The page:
I recently had a client that wanted venetian plaster “done” in his powder room. He had no idea of what venetian plaster was but knew he wanted it. Fine, I measured, inspected the surface and gave him bid. Now the bid I gave him was based on installing an authentic Italian plaster and providing him with the hi gloss sheen he was expecting venetian plaster to have.
The Italian plaster brand I chose was Safra. Safra is one of the better quality authentic venetian plasters from Italy. It is a true lime based plaster with all the hi end characteristics one would expect. While Safra Italian plaster is of high quality it also comes with a substantial cost.
My bid to install this venetian plaster in the clients powder room was $ 9.00 per square foot. The powder room had approximately 212 square feet of wall surface which resulted in a bid of $ 1,908.00. That figure was more than the client wanted to spend. We had to come up with an alternative.
One of the problems decorative painters and faux finishers face these days is the plethora of lesser quality materials that yield lesser quality results. The problem lies in the fact that these products get an awful lot of press and advertising money to promote them to the DIY’ers. In particular I am referring to the Home Depot brand of venetian plaster.
While Home Depot may invest substantial monies in promoting their version of Italian plaster, the product itself is an inferior acrylic based product that is not much more than a thick paint. But, the client doesn’t know any better and can’t understand why I would charge so much to use it.
Well to make this convoluted story short, the client decided that Home Depot venetian plaster would be fine for his purposes. I followed all the prescribed steps for preparation and base coating the walls. I applied the plaster as detailed on their literature and the results were predictably boring and flat. This plaster lacked any depth and interest. The nature of the product itself was very limiting in terms of sheen and depth.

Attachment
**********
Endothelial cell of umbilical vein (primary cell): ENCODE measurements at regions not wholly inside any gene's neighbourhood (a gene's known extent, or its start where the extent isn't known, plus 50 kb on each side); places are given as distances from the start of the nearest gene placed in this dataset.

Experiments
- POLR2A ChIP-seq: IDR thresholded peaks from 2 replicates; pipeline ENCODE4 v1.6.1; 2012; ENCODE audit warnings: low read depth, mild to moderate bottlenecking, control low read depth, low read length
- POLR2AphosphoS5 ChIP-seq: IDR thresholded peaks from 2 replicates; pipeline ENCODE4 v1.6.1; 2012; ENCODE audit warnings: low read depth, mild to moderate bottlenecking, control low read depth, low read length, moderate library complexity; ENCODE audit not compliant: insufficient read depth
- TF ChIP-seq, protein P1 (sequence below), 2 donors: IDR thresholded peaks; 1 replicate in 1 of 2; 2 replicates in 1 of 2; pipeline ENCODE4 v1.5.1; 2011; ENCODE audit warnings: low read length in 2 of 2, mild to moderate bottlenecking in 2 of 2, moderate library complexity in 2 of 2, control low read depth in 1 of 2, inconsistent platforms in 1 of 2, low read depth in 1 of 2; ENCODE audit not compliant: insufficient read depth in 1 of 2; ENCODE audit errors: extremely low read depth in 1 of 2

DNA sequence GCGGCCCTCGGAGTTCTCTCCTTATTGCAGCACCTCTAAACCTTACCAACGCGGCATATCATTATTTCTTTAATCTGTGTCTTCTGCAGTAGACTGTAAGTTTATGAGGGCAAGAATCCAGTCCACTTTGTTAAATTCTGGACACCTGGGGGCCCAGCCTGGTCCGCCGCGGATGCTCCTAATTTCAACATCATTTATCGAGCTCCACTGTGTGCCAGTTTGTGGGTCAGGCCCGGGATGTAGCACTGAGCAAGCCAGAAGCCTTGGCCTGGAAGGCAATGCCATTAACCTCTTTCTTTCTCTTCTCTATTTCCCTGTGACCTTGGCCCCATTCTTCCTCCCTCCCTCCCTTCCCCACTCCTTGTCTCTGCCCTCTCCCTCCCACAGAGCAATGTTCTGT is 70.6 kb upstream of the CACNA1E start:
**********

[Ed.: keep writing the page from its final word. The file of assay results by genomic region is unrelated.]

So, what to do? This is where a good decorative painter or faux finisher can showcase his talent. I heard somewhere that the sign of a good faux finisher is the ability to improvise and to problem solve on the fly. That is often the case.
The walls needed some punch and depth. Since it was now to late to change the materials used or color, my solution was to create the illusion of depth and complexity. I applied a third coat of plaster but this time I added a little red tint to the yellow plaster I began with. The method of application changed too. This new color of plaster was thinned with water substantially. Unlike the previous 2 coats that were applied with a trowel, this next coat was applied using plastic grocery bags, you know the kind they use at supermarkets.
The process is called smooshing. Smooshing is a term invented by faux finishers to refer to a rubbing on of color or material using a rag or cloth. In this case I used a plastic bag to rub the color where I wanted to create movement and complexity. Once dry, I still needed to provide a hi sheen he had expected from the Home Depot venetian plaster.
The Home Depot product because of it’s acrylic makeup could not be waxed without changing the color substantially. My solution was to top coat the plaster using the clear acrylic top coat material sold by Home Depot made for their plaster and then, once dry I went over that with a petroleum based wax that could be buffed to a hi sheen.
The photo shows a wall with color variations , movement and a hi gloss finish. See, you really can get good results from inferior products if you use a little innovation.